AK Airlines cuts fish runs

Airline company can't keep up with Southeast's bumper harvest

Posted: Tuesday, June 14, 2005

People aren't the only Alaskans having trouble at the airport recently.

Fish are too.

In Southeast Alaska, seafood processors and Alaska Airlines are struggling to get a bumper crop of fresh fish to Lower 48 markets this year.

"Just at the time that there is interest in wild fish, we can't get it on the airline," said Tim Ryan, Sitka Sound Seafoods plant manager.

Unfortunately, the heavy demand for wild Alaska salmon down south this year coincided with a reduction in Alaska Airlines freight capacity that is expected to continue until early 2006.

"It's just sort of a disaster," said Patrick Wilson, manager of Icicle Seafood's Petersburg Fisheries plant.

Shipping fresh fish has always been a conundrum for remote Alaska, and especially for Southeast Alaska, where there are significantly fewer flights per day than in Anchorage.

It got a little tougher this year.

As part of a much broader restructuring of the company, Alaska Airlines is phasing out its old fleet of nine 737-200 freight planes, and recently replaced two such planes that ran multiple-stop "milk runs" up and down the coast with passenger planes that are more reliable but have less cargo space.

In May, the airline laid off about 470 baggage handlers at Seattle-Tacoma International Airport and replaced them with contracted workers. The change resulted in frequent delays for passengers.

The company has ordered one new freight plane, with 33 percent more cargo space than the 200 series planes, but it won't arrive until February.

Also, the company is retrofitting four additional planes to a passenger-cargo "combi" configuration. The entire project costs $15 million and will be finished in early 2007.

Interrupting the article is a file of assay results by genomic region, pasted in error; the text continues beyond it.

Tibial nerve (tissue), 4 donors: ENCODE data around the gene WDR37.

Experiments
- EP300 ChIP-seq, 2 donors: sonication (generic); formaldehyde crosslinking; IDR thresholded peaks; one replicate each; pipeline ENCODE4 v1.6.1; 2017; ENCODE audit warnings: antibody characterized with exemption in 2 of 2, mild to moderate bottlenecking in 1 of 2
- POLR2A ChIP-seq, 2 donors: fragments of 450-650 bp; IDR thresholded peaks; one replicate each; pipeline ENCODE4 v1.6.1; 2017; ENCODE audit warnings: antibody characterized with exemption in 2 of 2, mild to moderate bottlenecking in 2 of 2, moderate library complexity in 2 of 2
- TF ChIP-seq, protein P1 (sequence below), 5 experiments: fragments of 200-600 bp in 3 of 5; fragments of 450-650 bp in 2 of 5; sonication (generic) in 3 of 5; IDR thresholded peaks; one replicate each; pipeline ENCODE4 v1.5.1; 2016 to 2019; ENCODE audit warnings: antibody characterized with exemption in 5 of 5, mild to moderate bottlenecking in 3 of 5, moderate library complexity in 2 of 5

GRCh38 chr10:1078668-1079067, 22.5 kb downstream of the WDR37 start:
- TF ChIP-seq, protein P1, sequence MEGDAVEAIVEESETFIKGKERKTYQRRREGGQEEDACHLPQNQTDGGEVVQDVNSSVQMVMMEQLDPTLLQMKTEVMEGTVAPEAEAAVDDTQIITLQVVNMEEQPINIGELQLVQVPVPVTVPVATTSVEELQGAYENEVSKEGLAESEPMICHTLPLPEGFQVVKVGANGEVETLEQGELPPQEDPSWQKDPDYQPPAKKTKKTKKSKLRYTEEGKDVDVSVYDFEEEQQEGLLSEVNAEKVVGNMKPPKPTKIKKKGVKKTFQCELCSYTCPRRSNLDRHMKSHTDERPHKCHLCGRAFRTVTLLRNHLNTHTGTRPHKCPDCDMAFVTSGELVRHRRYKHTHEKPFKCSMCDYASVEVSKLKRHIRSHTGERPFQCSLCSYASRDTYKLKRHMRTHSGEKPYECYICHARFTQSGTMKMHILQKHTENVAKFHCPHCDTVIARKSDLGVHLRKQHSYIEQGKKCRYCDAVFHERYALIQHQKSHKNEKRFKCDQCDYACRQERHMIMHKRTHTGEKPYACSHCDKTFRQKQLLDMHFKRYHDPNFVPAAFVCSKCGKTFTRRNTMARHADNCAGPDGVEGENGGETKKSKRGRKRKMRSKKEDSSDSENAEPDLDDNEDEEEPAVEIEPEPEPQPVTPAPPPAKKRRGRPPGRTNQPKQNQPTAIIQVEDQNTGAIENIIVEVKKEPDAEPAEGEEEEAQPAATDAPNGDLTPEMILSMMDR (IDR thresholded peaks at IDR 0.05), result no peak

That's little comfort to seafood producers who are trying to strike while Alaska salmon is hot.

"We've been less than reliable in providing freight capacity this year," said Matt Yerbic, managing director of cargo for Alaska Airlines. "Everyone is out pushing as hard as they can. The demand has gone up dramatically."

The airline has even recruited a postal mail plane to help transport fish to Seattle this year.

"We're trying to enhance the supply chain. We know its important to the state of Alaska," Yerbic said.

Many Southeast Alaska communities are actually shipping 10 to 15 percent more fish than usual by airplane this year. Juneau is shipping about 30 percent more fish than in previous years, at about 20,000 to 30,000 pounds per day, he said.

"Frankly, we can't put enough capacity on some days to satisfy the demand," Yerbic said.

In Juneau, which has more flights than other towns in the region, seafood plants are having less trouble getting their fish to market.

"We haven't had some of the problems that other communities have had. I've been able to move our product. Not to say that you don't go home sweating a little bit," said Mike Erickson, owner of Alaska Glacier Seafoods in Auke Bay.

"You have to be on your toes," Erickson said. "You have to stay in constant communication (with the airline)."

"It's a thrill a minute," said Eric Norman, manager at Taku Fisheries. "We just watch it very close. They are maxing out their planes, it's safe to say."

In Sitka and Petersburg, seafood plant operators are unhappy with the reduction in freight capacity, which is causing them to sell more fish frozen for a lower price.

"We've developed a strong fresh (fish) program," said Sitka Sound Seafood's Ryan. "But it's just falling apart."

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